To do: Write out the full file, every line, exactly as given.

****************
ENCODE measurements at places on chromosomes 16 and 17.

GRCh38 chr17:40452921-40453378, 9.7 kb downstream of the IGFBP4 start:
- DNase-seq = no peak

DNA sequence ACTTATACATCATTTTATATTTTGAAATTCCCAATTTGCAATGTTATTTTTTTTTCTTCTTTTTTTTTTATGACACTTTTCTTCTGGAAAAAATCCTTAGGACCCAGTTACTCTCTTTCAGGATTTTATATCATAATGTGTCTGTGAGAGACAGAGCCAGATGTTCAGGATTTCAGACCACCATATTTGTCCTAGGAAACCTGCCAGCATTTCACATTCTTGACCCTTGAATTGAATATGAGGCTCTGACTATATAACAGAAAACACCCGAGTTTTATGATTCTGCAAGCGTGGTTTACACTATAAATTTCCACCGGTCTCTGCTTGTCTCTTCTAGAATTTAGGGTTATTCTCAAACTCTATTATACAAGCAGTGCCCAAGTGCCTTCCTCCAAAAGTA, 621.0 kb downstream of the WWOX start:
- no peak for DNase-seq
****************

ENCODE measurements at places on chromosomes 16 and 17.

GRCh38 chr17:40452921-40453378, 9.7 kb downstream of the IGFBP4 start:
- DNase-seq = no peak

DNA sequence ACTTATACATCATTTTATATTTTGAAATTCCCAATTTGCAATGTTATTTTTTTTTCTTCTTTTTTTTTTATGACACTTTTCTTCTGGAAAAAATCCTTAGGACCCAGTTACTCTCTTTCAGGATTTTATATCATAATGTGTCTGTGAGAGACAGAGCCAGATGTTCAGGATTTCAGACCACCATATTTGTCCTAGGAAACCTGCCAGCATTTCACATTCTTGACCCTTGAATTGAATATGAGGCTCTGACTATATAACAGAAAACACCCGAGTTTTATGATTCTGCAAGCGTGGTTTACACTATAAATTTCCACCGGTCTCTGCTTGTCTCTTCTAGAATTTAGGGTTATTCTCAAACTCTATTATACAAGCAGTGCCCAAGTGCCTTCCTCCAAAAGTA, 621.0 kb downstream of the WWOX start:
- no peak for DNase-seq